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The Catfish Book

The Catfish Book

By Linda Crawford Culberson
Foreword by Craig Claiborne
Paperback : 9781604733891, 140 pages, line drawings, August 2009

A fact-filled, light-hearted book that tells everything everyone would wish to know about the South's fish of choice

Description

What would the state of southern plate and palate be without this staple? What is his great appeal? What is his family tree? How do you hook him? And if so, how do you cook him? But first you have to clean him, so how do you do that?

This light-hearted book of catfish facts and folklore gives ample answers to these momentous questions and to others just as acute. And cooks wishing to greet their catfish on the stovetop rather than on the riverbank will delight in this book's variety of award-winning recipes from the National Farm-Raised Catfish Cooking Contest.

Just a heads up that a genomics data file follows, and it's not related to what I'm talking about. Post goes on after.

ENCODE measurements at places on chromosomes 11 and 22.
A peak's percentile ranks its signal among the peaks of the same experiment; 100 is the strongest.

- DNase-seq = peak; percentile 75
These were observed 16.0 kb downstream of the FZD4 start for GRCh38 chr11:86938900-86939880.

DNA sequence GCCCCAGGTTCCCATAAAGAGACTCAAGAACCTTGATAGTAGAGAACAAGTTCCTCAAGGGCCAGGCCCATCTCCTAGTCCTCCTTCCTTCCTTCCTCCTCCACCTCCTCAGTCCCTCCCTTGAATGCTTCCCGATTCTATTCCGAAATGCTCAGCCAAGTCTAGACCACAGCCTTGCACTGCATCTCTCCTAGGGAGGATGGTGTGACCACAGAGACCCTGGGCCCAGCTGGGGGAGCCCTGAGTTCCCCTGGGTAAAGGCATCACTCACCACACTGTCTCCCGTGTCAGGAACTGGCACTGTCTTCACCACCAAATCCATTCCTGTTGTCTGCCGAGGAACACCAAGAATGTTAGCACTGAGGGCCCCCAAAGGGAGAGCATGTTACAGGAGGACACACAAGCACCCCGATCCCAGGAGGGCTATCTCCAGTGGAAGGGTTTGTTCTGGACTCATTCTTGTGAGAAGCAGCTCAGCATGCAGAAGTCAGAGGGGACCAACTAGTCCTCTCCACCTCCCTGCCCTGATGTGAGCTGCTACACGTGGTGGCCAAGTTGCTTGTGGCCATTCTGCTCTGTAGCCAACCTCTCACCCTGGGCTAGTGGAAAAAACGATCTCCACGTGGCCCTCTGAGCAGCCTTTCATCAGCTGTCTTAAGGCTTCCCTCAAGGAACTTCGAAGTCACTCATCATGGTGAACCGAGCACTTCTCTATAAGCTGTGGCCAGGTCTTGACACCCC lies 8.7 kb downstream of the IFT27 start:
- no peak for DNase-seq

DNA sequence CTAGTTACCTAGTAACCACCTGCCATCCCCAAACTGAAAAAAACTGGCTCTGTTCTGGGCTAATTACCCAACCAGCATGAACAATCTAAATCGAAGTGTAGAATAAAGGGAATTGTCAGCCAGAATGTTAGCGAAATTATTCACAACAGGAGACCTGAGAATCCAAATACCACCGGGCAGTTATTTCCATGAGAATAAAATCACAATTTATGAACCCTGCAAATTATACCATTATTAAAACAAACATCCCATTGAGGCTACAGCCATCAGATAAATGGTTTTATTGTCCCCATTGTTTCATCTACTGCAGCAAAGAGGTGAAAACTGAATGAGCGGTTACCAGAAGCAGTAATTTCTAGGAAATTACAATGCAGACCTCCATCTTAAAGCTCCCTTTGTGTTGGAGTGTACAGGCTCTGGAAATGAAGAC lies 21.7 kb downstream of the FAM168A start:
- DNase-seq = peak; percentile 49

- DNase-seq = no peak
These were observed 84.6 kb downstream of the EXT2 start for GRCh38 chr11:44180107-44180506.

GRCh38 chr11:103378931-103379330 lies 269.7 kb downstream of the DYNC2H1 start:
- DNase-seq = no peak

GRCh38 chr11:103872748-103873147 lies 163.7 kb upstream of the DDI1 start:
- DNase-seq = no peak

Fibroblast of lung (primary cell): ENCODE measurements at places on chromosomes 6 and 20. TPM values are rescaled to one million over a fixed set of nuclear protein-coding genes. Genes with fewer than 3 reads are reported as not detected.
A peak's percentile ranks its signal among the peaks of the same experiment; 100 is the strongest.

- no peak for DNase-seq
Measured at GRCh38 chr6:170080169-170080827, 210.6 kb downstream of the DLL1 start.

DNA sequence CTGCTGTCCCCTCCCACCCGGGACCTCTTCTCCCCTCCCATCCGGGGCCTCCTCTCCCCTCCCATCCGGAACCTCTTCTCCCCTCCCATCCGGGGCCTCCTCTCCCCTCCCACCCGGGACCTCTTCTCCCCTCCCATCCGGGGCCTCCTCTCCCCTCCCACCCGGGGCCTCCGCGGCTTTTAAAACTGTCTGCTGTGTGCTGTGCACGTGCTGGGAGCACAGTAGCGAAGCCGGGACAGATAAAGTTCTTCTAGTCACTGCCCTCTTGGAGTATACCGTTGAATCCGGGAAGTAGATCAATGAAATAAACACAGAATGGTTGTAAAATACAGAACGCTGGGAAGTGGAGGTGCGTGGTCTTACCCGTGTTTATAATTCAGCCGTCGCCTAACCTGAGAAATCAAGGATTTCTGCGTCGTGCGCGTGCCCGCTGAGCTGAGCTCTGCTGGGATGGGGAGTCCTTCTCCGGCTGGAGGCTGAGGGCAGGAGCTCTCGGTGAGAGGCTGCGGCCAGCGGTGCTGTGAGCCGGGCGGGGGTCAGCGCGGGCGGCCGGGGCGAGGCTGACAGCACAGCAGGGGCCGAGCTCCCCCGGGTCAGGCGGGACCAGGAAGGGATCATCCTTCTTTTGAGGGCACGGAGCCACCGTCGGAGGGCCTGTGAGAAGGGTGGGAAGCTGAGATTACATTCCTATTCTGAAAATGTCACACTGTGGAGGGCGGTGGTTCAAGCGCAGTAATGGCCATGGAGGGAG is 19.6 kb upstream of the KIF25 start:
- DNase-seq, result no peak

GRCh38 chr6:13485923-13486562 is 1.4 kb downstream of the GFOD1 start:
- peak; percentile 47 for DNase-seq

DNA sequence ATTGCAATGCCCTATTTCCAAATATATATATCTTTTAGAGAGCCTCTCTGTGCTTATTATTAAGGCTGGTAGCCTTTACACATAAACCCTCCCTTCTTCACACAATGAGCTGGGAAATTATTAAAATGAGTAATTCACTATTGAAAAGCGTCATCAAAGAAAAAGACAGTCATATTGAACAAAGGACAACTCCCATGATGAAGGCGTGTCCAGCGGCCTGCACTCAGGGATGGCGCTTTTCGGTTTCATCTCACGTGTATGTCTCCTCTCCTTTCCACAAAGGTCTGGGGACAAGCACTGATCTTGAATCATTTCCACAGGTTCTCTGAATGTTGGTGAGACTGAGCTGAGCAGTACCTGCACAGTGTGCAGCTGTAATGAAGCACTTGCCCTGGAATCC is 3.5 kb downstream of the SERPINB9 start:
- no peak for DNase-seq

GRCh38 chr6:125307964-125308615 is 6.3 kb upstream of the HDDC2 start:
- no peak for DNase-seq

Reviews

Crawford's informative and entertaining little volume explains how to 'skin a cat' and how to cook it as well, while tossing in enough folklore and background information to turn any Yankee into a passable catfish expert. There are several 'catting' (catfish fishing) techniques; the most common one uses a cane pole, sinker and live bait. In a more energetic method, people wade out into the water and jump up and down to make it muddy, forcing the unsuspecting fish to swim up for air. However, Crawford notes, 'I'm not sure polite people do this. ' Species range from 'madtoms,' which are only two to five inches long full grown, to 'flatheads,' which can weigh more than a hundred pounds. There seem to be as many different ways to 'fry up' catfish as there are cooks—all convinced their own way is 'best, most traditional, and maybe even God-given. ' Readers can avoid joining that argument and proceed to sample by attempting some of the recipes rounding out the volume, like catfish and broccoli chowder, catfish en papillote, or catfish and sprout pita sandwich. At the very least, they can nibble on hushpuppies (there are five versions here) while listening to the more volatile cooks sort it all out.

- Publishers Weekly